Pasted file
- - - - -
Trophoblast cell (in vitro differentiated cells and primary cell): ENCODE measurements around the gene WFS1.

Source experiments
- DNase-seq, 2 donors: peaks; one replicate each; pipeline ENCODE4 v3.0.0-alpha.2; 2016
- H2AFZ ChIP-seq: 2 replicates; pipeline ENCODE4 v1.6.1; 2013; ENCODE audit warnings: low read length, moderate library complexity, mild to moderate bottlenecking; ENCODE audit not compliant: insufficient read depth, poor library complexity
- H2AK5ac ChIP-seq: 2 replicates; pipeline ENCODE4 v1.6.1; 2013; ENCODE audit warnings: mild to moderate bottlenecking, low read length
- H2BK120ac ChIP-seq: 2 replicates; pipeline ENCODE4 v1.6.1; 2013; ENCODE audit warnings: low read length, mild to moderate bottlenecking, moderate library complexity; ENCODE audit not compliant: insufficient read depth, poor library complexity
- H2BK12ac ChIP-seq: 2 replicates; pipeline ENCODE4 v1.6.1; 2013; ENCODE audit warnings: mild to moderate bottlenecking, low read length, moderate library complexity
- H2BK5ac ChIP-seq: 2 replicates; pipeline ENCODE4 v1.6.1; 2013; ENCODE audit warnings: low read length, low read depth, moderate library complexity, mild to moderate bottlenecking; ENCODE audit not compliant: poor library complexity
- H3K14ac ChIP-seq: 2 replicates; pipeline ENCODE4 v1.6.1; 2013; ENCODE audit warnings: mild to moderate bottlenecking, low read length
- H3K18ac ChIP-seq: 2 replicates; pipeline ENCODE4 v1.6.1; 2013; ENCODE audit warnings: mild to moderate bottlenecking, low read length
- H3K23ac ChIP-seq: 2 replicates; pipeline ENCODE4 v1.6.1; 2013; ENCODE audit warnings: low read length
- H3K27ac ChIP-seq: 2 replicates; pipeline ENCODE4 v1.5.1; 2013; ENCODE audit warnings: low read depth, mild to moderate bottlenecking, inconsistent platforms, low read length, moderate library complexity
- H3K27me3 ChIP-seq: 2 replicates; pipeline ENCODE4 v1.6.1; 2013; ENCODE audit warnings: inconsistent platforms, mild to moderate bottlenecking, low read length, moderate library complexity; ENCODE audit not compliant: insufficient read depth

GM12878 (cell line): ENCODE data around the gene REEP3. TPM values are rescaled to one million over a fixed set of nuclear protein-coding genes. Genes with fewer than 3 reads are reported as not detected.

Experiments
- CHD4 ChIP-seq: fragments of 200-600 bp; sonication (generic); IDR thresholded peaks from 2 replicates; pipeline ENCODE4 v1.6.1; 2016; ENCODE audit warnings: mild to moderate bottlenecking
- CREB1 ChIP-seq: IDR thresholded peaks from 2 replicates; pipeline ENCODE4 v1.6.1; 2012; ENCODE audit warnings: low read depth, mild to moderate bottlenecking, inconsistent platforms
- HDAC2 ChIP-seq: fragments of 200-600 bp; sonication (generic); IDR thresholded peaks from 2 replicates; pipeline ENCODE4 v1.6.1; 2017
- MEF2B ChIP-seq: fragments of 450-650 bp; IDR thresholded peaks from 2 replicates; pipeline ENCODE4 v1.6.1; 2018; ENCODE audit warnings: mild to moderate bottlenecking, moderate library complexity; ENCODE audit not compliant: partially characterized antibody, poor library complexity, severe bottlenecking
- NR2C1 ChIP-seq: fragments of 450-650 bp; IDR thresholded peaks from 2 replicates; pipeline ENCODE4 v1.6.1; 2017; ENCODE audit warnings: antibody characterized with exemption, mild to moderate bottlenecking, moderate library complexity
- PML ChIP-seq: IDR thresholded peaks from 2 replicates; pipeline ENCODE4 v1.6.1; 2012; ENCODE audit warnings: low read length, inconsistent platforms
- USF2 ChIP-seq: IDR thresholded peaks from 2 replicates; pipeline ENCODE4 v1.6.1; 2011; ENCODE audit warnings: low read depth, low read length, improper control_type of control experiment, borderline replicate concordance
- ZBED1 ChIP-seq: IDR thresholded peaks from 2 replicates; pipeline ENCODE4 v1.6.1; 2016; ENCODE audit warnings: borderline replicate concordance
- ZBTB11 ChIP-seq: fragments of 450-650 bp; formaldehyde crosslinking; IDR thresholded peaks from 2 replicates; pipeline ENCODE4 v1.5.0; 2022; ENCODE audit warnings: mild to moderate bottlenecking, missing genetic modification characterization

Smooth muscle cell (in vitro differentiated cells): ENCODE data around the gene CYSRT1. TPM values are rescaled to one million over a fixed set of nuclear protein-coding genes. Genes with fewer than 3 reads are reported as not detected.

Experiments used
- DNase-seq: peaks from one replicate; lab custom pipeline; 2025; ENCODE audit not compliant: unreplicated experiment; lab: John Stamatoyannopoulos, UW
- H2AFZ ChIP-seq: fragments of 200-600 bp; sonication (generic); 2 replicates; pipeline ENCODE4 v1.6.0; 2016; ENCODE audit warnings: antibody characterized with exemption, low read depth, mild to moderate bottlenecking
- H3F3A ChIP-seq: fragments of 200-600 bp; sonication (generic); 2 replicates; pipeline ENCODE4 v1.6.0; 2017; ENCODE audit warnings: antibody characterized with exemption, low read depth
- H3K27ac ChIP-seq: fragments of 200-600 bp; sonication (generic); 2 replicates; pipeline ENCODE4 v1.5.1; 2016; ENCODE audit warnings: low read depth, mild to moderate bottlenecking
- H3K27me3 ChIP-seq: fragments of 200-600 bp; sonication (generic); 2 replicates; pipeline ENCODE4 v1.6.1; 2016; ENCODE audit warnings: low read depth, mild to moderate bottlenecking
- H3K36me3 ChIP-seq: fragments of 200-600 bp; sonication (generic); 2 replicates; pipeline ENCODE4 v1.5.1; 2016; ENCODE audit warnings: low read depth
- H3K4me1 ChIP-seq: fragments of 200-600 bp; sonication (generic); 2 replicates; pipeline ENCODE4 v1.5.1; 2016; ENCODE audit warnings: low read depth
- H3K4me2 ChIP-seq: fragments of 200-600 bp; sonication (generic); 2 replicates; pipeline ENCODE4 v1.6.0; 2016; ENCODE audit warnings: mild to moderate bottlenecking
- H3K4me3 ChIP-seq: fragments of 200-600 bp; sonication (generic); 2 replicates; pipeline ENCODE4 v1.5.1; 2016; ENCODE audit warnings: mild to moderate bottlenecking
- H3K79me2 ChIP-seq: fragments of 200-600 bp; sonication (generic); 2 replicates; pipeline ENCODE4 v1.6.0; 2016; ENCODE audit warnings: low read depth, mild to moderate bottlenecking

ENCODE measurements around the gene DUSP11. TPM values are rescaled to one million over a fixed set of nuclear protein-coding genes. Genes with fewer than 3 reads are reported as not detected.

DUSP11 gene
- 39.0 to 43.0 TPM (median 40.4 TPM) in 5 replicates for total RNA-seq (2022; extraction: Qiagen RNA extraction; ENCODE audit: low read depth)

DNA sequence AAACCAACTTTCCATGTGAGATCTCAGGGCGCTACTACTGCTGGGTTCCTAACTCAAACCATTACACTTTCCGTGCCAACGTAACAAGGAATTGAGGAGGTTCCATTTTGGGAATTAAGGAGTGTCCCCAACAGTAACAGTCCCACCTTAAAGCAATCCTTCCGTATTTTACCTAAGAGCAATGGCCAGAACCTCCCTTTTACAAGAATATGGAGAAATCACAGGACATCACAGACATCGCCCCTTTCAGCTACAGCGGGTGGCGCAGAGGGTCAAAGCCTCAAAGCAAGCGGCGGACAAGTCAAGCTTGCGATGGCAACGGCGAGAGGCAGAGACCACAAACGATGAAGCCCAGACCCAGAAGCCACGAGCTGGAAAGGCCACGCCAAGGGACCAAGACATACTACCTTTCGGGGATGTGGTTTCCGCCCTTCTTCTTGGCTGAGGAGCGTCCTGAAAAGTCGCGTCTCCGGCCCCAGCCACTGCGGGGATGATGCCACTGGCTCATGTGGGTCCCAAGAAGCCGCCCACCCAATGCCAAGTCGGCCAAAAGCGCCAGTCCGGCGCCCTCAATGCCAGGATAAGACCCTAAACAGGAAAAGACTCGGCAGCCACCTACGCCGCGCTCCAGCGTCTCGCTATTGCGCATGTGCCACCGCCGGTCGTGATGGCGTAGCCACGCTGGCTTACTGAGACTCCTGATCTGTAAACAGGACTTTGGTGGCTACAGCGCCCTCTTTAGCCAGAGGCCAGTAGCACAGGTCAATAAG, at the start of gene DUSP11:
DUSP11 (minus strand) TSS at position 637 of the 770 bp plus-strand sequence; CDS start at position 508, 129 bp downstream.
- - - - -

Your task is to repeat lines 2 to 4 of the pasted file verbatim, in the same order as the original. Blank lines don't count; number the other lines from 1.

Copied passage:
Source experiments
- DNase-seq, 2 donors: peaks; one replicate each; pipeline ENCODE4 v3.0.0-alpha.2; 2016
- H2AFZ ChIP-seq: 2 replicates; pipeline ENCODE4 v1.6.1; 2013; ENCODE audit warnings: low read length, moderate library complexity, mild to moderate bottlenecking; ENCODE audit not compliant: insufficient read depth, poor library complexity